It's funny. In the depths of our despair we only see what we want to see. Whereas during our moments of triumph we see everything. Okay that's not strictly true. In part during our triumphs we may forget the hard times and take our success for granted, because we have earned it, which is of course missing the point.
I like mountaineering so much because it's hard and even on the best day I never feel like I conquered anything but rather took advantage of a brief opportunity. Similarly, that's what I have realized my running life is. My sophomore and junior year in college I had 15 consecutive personal records in races. I took it for granted every race would be a new best. In the past two years I have only really had 24 hour and 50 mile personal records. And now I sit here on my couch with a sore right hamstring.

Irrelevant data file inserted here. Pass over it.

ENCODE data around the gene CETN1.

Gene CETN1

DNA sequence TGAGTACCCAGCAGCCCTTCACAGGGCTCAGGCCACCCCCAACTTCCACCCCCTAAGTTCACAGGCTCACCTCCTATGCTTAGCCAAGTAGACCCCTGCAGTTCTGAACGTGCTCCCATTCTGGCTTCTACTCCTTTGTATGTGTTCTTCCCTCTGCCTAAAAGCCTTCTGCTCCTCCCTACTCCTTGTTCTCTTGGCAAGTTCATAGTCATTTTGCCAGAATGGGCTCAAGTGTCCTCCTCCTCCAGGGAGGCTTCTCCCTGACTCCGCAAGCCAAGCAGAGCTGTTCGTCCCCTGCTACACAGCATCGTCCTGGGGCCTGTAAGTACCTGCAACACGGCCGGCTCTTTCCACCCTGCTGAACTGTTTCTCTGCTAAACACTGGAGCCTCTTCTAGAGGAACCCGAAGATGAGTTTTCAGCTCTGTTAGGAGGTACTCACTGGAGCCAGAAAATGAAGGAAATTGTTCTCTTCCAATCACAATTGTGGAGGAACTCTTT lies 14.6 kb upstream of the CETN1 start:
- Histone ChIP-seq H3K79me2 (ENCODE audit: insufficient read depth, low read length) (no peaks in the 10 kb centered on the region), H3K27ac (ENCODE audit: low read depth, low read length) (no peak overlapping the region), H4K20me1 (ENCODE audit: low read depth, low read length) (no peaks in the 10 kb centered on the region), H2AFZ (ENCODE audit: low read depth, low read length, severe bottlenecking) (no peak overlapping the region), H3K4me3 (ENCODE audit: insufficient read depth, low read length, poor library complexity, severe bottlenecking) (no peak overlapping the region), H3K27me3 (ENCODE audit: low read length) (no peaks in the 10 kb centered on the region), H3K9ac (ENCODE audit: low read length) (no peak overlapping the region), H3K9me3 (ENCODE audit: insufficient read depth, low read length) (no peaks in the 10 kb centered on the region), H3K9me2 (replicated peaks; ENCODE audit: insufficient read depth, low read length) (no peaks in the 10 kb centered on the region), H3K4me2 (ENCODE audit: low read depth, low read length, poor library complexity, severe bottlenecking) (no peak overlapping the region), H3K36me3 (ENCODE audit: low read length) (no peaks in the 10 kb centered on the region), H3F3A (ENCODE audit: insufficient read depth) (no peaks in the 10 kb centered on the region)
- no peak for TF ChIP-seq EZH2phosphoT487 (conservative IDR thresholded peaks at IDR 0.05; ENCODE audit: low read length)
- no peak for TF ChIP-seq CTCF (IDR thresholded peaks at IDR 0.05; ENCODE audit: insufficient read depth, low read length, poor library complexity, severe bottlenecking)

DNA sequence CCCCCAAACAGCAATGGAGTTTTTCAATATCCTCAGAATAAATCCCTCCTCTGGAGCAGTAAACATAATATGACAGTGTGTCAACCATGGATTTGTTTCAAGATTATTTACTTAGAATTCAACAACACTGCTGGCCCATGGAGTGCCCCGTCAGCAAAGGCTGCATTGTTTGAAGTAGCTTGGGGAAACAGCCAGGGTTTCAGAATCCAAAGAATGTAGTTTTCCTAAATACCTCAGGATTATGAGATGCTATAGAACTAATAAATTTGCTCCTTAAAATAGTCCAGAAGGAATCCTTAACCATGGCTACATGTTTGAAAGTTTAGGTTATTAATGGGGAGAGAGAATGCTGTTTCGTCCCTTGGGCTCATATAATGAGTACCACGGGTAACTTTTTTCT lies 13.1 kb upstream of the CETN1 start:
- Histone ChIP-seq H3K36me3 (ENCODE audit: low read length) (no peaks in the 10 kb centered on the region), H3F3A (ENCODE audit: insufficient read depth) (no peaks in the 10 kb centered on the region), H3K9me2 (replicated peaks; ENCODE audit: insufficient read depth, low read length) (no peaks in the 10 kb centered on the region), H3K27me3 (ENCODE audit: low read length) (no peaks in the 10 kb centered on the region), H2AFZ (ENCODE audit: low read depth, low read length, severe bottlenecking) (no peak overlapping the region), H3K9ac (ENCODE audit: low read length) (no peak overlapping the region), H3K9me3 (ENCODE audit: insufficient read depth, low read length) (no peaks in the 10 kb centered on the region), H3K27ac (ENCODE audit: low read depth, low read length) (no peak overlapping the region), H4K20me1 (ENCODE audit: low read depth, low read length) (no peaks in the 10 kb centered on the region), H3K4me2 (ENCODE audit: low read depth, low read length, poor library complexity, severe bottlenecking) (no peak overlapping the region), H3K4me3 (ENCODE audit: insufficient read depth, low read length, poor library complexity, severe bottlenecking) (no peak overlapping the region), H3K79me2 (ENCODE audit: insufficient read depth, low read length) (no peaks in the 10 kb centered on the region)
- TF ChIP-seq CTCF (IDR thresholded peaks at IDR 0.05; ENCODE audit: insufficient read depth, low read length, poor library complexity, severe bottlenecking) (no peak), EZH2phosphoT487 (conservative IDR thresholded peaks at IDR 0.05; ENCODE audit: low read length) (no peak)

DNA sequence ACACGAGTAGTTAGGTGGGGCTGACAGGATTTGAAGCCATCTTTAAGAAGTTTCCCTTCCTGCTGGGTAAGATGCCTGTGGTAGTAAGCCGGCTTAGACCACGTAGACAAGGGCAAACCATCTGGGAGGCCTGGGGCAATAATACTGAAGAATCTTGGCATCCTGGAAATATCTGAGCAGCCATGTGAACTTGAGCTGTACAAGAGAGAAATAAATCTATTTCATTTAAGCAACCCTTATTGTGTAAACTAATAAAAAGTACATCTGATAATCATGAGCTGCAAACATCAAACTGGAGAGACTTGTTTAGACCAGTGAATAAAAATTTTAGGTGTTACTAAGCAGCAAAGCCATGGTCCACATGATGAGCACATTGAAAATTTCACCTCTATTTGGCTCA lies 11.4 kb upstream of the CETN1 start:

It feels like my body is betraying me. I like to think I usually learn from my injuries but I am starting to wonder.
I read an article recently about Mother Teresa: https://gratefultothedead.wordpress.com/2011/08/24/mother-teresas-long-dark-night/
A similar story is told in the Bible in Job, and if you ever want to be a little more minalist read Ecclesiastes. The point being, it's not all about our "triumphs", that's a pretty shallow view on life, because "there is nothing new under the sun". There is legitimate joy in suffering. Rather more specifically, knowing suffering is temporary and will teach us patience, perseverance, character and hope enables us to enjoy situations that we despise. As I often say while suffering in terrible weather on a mountain, "it doesn't have to be fun to be fun".